July 22, 2014
Today’s article is by Guest Blogger Kendal Christiansen. It was originally published on June 30, 2014 as a Sallan Foundation Snapshot Article.
Prediction: by 2020, New York City's wastewater treatment facilities could produce biogas to heat and power their own operations, power some of the agency's fleet, and provide biogas to Con Ed and National Grid pipelines. In addition to the economic benefits, less trash shipped to distant landfills and waste-to-energy facilities reduces truck miles, greenhouse gas emissions from landfills, and creates carbon-positive benefits — all of which are goals of PlaNYC/2030.
How will that prediction be achieved? It's not crystal ball-gazing to see a combination of upgraded and expanded facilities, capable of accepting new sources of materials, or "feedstock" for their anaerobic digesters, complementing the energy potential already present in the city's sewage sludge. Kathryn Garcia, the new Commissioner of Sanitation, notes that digesters love "diner food" — clean, energy-rich, and maybe a little too much fat. But what is anaerobic digestion?
Yes, there are lots of moving parts, but the pieces are lining up to make the City's bio-energy future a reality, and attract partnerships with private-sector companies are expert in managing digesters.
Case in point:
The New York City Department of Environmental Protection (DEP) is investing $175 million in construction of a new cogeneration plan at the North River Wastewater Treatment Plant to produce renewable biogas from its anaerobic digesters, providing on-site energy for equipment power and heat, greatly reducing grid-based energy use and greenhouse gas emissions.
Case in point:
Ohio-based Quasar Energy is both developing "merchant" anaerobic digesters and partnering with cities like Wooster Ohio to expand, upgrade and operate their digesters, taking in additional feedstocks to complement energy-rich sewage sludge; it recently opened two digesters near Buffalo, NY.
In New York, those new feedstocks will likely come as a result of Local Law 146 of 2013 — which targets the largest generators of organic waste to be the first to divert organic wastes to beneficial use — either composting or anaerobic digestion instead of sending it to distant landfills; this NYC statute parallels similar laws and regulations taking effect in Connecticut, Vermont and Massachusetts, with more to follow. This means as much as one-third of the City's commercial and industrial waste stream is organics — principally food waste — amounting to thousands of tons per day, could be re-directed to make compost and biogas, if properly managed and if infrastructure is made available locally, rather than outside of the region.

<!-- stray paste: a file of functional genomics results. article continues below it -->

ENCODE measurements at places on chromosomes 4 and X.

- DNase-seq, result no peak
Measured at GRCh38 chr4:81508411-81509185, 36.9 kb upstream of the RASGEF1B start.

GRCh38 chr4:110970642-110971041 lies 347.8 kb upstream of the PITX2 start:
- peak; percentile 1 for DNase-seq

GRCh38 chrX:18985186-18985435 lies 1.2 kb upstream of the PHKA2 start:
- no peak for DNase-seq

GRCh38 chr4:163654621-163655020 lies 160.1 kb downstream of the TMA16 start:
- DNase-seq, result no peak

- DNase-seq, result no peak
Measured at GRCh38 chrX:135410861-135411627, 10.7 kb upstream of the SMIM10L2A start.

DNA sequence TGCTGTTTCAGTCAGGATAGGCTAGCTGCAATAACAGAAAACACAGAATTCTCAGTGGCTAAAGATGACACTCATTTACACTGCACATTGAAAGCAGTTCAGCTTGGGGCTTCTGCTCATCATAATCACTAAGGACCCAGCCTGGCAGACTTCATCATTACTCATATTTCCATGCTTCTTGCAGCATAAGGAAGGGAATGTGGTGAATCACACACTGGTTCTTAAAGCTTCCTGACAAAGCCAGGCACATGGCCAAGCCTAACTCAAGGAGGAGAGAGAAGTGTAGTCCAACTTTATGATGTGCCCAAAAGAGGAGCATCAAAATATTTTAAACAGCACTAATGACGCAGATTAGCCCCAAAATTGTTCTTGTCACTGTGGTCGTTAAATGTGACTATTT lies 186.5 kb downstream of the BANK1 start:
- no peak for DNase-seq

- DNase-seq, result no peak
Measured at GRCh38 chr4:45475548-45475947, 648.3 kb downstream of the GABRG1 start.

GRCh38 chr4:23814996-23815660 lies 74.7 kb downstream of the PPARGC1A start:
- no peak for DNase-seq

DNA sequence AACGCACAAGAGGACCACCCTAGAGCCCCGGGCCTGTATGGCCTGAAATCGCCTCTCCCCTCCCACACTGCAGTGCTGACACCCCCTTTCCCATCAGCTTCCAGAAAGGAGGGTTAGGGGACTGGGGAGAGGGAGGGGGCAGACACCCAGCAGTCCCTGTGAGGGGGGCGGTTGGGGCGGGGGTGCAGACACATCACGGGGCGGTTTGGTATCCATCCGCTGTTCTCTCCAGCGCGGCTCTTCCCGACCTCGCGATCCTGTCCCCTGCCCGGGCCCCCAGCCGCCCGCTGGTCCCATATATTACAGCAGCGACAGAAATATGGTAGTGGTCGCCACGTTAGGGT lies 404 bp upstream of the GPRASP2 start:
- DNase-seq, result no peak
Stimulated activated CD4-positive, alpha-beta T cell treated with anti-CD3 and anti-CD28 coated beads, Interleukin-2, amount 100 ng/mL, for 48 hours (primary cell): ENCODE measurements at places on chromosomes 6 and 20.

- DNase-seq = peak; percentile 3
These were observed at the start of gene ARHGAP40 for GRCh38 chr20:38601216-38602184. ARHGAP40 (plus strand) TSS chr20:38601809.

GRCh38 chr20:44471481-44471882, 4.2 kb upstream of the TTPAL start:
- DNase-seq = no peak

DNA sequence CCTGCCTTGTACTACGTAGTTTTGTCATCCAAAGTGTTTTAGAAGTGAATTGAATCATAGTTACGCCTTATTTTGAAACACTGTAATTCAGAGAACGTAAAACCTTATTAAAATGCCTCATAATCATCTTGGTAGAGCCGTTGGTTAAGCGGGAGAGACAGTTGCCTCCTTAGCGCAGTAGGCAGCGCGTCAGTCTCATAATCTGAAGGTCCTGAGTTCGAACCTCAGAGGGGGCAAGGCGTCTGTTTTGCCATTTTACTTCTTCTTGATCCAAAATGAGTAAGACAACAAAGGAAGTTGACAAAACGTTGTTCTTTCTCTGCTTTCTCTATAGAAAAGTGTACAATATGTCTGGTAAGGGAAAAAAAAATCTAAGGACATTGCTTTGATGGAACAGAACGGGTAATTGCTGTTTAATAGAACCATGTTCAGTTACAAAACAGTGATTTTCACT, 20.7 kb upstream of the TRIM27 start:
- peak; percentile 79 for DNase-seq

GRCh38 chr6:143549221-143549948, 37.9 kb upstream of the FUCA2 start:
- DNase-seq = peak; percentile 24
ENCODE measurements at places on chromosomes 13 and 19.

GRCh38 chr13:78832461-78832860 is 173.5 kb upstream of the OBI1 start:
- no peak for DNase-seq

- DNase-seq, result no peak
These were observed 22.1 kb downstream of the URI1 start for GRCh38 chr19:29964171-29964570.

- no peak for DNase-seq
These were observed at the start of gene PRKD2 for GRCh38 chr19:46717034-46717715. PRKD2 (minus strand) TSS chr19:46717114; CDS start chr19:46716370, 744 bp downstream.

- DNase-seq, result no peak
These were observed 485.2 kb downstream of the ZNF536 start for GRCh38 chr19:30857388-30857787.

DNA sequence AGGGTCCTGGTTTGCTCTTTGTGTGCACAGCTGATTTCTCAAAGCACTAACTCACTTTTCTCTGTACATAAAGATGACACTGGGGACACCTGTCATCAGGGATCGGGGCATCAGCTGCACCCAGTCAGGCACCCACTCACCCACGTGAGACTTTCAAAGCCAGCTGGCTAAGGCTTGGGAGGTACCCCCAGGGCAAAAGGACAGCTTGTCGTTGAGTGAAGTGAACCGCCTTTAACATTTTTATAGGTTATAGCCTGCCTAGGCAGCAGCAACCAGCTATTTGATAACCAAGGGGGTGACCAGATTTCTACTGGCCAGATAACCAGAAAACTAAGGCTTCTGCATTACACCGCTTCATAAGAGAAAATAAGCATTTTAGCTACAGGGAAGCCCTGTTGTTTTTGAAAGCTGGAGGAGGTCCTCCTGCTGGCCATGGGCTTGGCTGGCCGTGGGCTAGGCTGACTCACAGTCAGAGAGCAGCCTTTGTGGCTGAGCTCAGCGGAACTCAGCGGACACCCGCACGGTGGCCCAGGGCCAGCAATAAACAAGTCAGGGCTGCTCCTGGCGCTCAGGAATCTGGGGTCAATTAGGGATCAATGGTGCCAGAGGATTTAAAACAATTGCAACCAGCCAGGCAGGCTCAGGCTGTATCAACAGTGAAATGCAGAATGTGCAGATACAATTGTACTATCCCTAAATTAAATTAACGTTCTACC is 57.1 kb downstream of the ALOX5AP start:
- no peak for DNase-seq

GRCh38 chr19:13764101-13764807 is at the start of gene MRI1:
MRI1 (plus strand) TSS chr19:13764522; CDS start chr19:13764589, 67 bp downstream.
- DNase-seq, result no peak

Today, the systems to make all of that work are not yet in place, but elements of it are being tested.
Case in point:
At DEP's flagship Newtown Creek plant — which just completed a $5 billion expansion/upgrade — small amounts of contaminant-free food waste (such as collected at the city's green markets) are delivered to its digesters after it is processed into a slurry by Waste Management in East Williamsburg; plans are to bring that slurry-making capacity on-site to the plant, and expand its capacity beyond the pilot phase to as much as 500 tons per day.
Other means of converting food scraps into digester-ready slurry also are possible; InSinkErator (for which I am a consultant) — the world's leading manufacturer of food waste processing systems — developed Grind2Energy™, an on-site system for installation at hotels, campuses, arenas, and food markets to produce clean, contaminant-free digester-ready feedstock as efficiently as possible. [As a general rule, organics collected at curbside from residences will not be suitable for "wet" anaerobic digesters because of the presence of yard waste, and non-organic contaminants. Instead those resources will be directed to conventional compost facilities capable of working with that mix, and screening contaminants out of finished compost.]